Universiti Malaya – Wales

Apply Now!Connect With Us

The 5E's of Supporting a Person with Mental Illness

From time to time, we all experience difficulties in managing the day to day stresses in our life. To alleviate the stress, we often confide in others as a shoulder to lean on during difficult times. As the one offering support, it can be difficult knowing exactly what to say or how to respond; very often through fear of saying the wrong thing. There are many ways to offer your support; here are 5E’s of helping someone who’s struggling with mental illness.
Encourage them to Seek Help

In some cases, people with mental illness are hesitant to seek help due to the stigmatising labels associated with their conditions. This can pose a problem as symptoms can worsen over time, leading to unwanted consequences if interventions are not given. Family members and close companions play an important role in encouraging them to seek professional help. One way of doing this is to offer to take them to consult a mental health expert in order to find out what is wrong; you could also offer to accompany them to their appointments. However, it is important to note that forcing is not the way to encourage. If they refuse, let them know how much you care for them and that you want them to get better. Take it one step at a time.


When a person is going through a difficult experience, in many instances we typically convey sympathy; expressing how sorry we are for having to go through such a situation. Instead, we should practice empathy. Empathy is about how one can relate with the experiences of others. Imagining what the person has to go through and how they might feel given a particular situation, even though you may not have experienced it first-hand. Empathising facilitates the ability to connect with a person and communicate responses to validate or acknowledge their feelings and struggles.

“I’m not sure of how to help you, but you must be really hurting”
“I can see that you are frustrated and that must be difficult for you to handle”
People with mental illness are frequently misunderstood so it is no surprise as they often choose to suffer in silence. All they want is for their voices to be heard and hardships to be understood – this is exactly what we should do.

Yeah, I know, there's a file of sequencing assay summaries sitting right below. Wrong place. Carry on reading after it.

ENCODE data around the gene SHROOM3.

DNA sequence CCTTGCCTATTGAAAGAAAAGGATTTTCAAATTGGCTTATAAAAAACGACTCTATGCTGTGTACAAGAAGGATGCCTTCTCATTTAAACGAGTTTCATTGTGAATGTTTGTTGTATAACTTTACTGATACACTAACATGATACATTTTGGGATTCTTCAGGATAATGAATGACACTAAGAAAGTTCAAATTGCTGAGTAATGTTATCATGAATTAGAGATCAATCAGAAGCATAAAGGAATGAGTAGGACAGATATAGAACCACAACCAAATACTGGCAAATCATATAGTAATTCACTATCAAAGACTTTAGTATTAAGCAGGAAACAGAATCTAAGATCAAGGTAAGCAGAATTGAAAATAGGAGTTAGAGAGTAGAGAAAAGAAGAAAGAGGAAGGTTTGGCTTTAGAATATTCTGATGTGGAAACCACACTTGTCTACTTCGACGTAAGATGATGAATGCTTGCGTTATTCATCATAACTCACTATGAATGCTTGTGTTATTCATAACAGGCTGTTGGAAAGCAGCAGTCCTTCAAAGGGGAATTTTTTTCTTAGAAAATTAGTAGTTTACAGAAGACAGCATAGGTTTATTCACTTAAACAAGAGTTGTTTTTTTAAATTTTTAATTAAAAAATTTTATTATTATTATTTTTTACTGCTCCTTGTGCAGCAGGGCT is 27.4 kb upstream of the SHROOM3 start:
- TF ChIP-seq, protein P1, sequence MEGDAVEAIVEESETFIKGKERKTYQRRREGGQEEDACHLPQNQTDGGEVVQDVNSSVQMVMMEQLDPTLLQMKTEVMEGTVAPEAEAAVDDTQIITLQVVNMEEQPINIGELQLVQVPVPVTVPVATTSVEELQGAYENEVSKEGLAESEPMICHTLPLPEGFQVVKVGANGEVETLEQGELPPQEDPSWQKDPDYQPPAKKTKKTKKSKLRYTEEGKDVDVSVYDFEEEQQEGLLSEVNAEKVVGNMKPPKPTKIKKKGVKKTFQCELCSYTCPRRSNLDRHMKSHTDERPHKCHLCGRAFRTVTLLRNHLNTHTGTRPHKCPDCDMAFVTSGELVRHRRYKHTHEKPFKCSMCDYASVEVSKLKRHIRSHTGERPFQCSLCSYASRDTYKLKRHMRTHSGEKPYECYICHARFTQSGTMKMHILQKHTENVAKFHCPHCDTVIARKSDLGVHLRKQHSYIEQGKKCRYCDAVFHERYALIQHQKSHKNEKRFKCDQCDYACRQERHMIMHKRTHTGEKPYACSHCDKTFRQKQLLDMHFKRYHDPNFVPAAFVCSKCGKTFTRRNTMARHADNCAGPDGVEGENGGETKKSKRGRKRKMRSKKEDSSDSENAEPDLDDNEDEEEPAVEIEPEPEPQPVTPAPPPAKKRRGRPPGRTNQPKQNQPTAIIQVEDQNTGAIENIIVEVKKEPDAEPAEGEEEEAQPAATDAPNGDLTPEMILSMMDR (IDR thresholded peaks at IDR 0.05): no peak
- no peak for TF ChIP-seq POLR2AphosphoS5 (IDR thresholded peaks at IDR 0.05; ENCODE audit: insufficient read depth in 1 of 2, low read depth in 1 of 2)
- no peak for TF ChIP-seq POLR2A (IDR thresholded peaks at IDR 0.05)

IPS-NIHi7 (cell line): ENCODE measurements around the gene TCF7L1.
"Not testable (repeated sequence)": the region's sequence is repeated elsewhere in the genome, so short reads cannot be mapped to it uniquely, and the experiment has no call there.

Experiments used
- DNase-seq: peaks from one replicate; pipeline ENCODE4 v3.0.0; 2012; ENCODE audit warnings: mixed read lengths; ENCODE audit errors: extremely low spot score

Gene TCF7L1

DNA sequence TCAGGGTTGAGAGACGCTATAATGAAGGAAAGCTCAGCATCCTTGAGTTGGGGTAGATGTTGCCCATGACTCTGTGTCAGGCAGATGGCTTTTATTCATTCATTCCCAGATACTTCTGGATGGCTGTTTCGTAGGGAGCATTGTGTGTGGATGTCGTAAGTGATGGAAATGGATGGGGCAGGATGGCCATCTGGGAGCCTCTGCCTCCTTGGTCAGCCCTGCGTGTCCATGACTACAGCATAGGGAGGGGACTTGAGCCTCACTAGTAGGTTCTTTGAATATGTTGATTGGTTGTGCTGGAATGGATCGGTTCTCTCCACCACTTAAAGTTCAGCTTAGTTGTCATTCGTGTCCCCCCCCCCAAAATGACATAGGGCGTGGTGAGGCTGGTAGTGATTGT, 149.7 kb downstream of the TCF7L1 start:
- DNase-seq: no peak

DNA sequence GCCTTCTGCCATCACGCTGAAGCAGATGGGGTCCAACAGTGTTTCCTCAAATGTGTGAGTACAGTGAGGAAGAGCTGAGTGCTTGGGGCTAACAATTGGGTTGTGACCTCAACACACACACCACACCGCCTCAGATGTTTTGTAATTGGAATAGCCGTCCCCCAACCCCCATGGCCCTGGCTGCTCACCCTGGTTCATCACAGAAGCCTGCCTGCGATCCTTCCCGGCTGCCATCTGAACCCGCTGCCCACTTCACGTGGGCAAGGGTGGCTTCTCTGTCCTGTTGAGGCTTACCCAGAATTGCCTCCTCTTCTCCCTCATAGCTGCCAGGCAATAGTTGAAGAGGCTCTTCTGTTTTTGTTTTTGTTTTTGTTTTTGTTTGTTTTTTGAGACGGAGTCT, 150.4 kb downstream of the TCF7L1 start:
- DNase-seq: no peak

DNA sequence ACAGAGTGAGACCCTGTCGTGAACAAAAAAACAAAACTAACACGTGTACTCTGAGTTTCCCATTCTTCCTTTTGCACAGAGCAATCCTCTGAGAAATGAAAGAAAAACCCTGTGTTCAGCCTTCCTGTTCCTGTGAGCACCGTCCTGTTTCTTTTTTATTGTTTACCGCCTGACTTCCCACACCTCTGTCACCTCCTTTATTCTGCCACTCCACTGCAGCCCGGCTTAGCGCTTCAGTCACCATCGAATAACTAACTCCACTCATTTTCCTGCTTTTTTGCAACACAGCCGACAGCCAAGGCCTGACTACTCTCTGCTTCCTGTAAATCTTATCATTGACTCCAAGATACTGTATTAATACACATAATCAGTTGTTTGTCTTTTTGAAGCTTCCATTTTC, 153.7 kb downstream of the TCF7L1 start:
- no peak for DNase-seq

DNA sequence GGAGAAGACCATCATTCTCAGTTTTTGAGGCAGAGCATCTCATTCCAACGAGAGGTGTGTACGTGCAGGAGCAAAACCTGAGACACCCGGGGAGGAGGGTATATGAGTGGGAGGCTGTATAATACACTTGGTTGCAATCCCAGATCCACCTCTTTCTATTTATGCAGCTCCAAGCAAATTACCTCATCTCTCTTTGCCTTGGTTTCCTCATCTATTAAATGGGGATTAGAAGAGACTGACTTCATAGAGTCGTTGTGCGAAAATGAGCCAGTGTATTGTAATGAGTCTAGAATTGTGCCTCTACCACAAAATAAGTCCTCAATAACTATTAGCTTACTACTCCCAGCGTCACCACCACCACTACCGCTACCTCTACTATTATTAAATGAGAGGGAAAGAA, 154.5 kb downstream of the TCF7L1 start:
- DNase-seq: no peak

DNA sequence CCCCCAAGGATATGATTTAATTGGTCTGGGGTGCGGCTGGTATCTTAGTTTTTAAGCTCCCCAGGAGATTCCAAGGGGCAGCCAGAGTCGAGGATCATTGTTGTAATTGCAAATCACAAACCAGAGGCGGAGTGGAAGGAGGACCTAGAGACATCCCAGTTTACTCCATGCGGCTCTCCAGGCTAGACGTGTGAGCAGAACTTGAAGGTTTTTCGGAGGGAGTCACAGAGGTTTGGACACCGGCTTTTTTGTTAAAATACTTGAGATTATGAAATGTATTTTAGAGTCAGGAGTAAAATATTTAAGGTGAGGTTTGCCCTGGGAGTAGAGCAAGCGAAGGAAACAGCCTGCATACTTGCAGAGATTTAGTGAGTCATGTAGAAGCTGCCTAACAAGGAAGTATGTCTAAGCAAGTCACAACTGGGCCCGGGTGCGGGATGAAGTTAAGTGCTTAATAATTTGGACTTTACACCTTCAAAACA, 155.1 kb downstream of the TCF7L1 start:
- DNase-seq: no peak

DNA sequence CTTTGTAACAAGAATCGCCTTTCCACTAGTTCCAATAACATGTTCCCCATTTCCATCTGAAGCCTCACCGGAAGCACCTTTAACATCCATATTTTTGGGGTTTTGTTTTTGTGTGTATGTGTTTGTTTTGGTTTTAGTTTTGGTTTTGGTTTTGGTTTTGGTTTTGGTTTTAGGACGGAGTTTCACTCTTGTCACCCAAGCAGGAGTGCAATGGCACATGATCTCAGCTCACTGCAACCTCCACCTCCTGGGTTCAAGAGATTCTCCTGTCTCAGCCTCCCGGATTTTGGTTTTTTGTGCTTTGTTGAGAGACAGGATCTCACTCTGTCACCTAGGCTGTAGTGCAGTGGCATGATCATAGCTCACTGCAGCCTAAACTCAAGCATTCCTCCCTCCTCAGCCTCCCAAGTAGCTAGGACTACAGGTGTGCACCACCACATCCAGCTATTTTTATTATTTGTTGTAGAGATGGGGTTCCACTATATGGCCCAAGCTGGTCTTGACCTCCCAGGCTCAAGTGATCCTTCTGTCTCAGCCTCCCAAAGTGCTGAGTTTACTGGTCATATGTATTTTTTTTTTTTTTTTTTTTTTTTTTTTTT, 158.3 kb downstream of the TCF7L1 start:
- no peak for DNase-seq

Emotional Support

Living with a mental illness can be challenging. On top of coping with the side effects of medications and other symptoms, sufferers must deal with negative and condemning remarks about their condition. Being a subject of discrimination can drive them into the corner as coping becomes unbearable, not knowing who to turn to. In such a situation, emotional support should come into play. Convey empathy by engaging in active listening. Be warm and welcoming. Avoid giving advice or judgmental remarks such as “it’ll get better”, “get over it”, or “toughen up”. Most importantly, avoid pressuring them to talk even if they share a little – it takes time and courage to open up. Focus on conveying compassion and understanding. Let them know that you are there for them – that they were never alone.


Mental illnesses are commonly associated with feelings of powerlessness, inferiority, and a lack of control over one’s life. The symptoms come and go and at certain times they can be debilitating. When all seems bleak and impossible, sometimes a little push is all they need to keep striving. When they have taken the steps to seek help, remind them of how proud you are as it takes courage to break out of the shell of stigma and seek professional help. Whenever they feel like giving up, remind them of their progress in the journey towards recovery. Highlight their strengths and capabilities. Celebrate their achievements. When we empower people with mental illness, it encourages them to stand on their own two feet again no matter the struggles.


It is important to educate yourself regarding mental illnesses, particularly the symptoms and warning signs. Each mental illness has its own specific symptoms that manifest differently from one person to another. For instance, a person with depression or social anxiety may shut others out and isolate him or herself from engaging in social situations. This often leads to judgments or labels that the person seems unfriendly and distant, which in turn makes it difficult to reach out for help. Understanding how the symptoms can impact a person’s life and functioning enhances our ability to recognise behavioural changes which may be signalling that someone is going through a difficult period, and needs help and support.

Learning about treatments can be beneficial too as there are many available treatments aside from medication. Different individuals respond to treatments differently, so finding the right mix can take time. So, when a particular treatment is not effective, we know when to start looking for alternatives.

The focus of supporting a person with mental illness is never about “fixing” or offering them solutions to their problems. Instead, we should respond lovingly and empathetically. In taking care of others, we should also be mindful of our limits and capabilities. Self-care is just as important!